June 9, 1852

in Thoreau’s Journal:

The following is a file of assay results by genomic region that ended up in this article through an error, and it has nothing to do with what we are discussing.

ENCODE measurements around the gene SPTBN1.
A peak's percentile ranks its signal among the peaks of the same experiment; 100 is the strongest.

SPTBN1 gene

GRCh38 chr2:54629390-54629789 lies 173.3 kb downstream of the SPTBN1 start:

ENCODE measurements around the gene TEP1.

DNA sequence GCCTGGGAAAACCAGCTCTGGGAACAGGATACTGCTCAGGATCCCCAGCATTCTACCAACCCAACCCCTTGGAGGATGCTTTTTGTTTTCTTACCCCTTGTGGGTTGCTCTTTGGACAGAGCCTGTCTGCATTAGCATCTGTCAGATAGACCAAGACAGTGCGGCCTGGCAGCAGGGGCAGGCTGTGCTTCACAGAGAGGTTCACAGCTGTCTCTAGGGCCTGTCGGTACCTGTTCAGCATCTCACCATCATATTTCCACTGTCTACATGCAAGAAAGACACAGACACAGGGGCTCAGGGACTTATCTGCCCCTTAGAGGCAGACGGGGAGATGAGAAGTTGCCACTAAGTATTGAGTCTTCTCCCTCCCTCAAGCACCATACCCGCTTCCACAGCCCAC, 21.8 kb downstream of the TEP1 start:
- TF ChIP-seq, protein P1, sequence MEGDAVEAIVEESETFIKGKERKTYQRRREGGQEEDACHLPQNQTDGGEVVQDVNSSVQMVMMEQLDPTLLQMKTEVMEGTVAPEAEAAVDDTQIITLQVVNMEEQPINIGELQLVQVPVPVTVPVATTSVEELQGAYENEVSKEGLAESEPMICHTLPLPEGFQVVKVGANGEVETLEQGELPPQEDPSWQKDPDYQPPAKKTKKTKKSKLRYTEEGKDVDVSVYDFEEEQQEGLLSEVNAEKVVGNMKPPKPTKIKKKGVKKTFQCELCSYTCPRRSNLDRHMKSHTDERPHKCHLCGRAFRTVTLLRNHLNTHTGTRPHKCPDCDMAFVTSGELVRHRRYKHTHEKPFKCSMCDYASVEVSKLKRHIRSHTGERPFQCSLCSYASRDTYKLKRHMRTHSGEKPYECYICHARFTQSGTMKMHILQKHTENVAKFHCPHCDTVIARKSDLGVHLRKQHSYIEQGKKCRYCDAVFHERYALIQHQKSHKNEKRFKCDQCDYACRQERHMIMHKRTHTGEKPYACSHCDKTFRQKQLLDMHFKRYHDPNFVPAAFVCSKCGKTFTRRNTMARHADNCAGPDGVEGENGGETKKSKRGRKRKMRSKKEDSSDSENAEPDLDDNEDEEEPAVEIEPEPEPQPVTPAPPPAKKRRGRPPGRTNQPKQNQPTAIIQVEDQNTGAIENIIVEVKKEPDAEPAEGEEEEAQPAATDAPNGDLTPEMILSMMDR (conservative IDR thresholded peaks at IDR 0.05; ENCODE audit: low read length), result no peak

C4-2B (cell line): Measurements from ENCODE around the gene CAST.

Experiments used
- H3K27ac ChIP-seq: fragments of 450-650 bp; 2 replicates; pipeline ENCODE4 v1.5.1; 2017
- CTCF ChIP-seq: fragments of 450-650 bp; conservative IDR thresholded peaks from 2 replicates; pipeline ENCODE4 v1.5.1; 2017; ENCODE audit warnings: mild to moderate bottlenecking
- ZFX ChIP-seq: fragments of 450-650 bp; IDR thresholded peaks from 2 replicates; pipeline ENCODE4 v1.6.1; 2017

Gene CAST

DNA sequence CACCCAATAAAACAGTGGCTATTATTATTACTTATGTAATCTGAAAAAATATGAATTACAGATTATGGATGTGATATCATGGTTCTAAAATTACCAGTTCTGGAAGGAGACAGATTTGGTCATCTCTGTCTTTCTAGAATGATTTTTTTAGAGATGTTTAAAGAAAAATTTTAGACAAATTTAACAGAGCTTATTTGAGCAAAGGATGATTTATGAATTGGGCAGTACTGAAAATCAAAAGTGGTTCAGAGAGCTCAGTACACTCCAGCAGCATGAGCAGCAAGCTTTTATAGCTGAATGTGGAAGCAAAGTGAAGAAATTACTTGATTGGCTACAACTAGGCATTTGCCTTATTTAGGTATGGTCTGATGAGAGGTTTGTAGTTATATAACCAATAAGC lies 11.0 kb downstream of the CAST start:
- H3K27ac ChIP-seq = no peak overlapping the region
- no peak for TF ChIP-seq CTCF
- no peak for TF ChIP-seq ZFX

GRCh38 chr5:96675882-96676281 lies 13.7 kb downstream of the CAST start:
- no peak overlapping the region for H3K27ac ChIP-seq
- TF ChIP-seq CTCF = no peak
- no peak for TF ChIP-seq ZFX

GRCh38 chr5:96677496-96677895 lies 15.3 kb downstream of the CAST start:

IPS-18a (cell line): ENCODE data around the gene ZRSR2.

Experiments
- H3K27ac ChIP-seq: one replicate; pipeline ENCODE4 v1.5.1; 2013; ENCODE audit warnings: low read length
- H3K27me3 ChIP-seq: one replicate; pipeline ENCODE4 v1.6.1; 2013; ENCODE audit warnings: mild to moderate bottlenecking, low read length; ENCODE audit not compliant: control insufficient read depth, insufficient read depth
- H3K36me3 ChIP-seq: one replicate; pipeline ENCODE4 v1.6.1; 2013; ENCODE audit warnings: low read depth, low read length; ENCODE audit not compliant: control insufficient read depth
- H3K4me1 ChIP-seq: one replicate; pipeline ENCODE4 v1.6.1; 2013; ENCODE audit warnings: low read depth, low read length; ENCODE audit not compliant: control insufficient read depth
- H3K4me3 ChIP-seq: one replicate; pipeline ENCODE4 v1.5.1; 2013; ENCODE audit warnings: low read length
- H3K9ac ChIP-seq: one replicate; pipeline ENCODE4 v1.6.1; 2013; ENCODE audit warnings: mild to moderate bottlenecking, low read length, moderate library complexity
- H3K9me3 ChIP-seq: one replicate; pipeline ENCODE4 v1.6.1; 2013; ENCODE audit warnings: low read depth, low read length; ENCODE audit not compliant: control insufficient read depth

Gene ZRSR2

For a week past we have had washing days. The grass waving, and trees having leaved out, their boughs wave and feel the effect of the breeze. Thus new life and motion is imparted to the trees. The season of waving boughs; and the lighter under sides of the new leaves are exposed. This is the first half of June. Already the grass is not so fresh and liquid-velvety a green, having much of it blossom[ed] and some even gone to seed, and it is mixed with reddish ferns and other plants, but the general leafiness, shadiness, and waving of grass and boughs in the breeze characterize the season. The wind is not quite agreeable, because it prevents your hearing the birds sing. Meanwhile the crickets are strengthening their quire. The weather is very clear, and the sky bright. The river shines like silver. Methinks this is a traveller’s month. The locust in bloom. The waving, undulating rye. The deciduous trees have filled up the intervals between the evergreens, and the woods are bosky now.